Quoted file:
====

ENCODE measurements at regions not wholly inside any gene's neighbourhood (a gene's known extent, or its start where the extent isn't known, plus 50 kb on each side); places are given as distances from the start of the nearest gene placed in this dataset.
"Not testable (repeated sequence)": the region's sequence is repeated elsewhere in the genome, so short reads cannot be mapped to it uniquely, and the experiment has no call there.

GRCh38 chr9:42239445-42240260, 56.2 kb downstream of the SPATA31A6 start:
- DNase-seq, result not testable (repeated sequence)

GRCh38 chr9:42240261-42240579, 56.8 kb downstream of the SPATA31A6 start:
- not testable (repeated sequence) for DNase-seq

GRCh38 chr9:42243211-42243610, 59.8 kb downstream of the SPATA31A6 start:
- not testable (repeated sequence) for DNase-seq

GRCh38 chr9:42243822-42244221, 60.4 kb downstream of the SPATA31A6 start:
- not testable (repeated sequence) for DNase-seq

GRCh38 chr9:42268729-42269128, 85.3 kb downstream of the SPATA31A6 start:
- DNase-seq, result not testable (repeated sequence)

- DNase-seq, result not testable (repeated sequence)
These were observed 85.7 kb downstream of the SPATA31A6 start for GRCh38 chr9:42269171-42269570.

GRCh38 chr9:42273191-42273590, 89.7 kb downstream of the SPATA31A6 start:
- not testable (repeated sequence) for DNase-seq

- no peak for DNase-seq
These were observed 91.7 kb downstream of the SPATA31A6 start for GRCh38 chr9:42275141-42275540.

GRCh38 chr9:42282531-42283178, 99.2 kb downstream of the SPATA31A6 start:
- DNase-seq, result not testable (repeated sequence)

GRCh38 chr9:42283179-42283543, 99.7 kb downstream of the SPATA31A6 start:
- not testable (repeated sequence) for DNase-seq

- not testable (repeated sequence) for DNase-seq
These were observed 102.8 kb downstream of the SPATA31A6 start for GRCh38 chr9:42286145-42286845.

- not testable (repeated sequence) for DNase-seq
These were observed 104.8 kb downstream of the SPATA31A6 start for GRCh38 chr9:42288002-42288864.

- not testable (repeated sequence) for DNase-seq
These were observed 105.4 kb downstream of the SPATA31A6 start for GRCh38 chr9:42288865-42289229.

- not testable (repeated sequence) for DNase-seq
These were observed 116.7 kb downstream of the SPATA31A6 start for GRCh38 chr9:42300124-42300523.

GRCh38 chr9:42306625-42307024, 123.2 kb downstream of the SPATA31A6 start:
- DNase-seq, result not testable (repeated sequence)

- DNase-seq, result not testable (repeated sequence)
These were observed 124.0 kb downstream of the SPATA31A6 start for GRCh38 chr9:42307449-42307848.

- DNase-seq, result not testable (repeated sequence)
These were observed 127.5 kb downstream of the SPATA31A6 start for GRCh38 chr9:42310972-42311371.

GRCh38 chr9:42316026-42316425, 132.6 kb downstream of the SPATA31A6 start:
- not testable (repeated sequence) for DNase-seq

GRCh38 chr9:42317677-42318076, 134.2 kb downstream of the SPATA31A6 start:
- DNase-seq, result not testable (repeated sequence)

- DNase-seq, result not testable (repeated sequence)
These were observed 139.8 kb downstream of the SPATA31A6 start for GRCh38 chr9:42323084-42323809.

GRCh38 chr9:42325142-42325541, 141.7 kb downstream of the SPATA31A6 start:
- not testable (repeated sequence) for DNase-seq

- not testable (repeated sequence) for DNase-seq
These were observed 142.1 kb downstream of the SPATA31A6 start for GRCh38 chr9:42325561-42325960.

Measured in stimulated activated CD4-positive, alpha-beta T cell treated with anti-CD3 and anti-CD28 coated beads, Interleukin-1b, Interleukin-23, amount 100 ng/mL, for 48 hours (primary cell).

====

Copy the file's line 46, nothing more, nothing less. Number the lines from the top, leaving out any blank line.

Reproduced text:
These were observed 142.1 kb downstream of the SPATA31A6 start for GRCh38 chr9:42325561-42325960.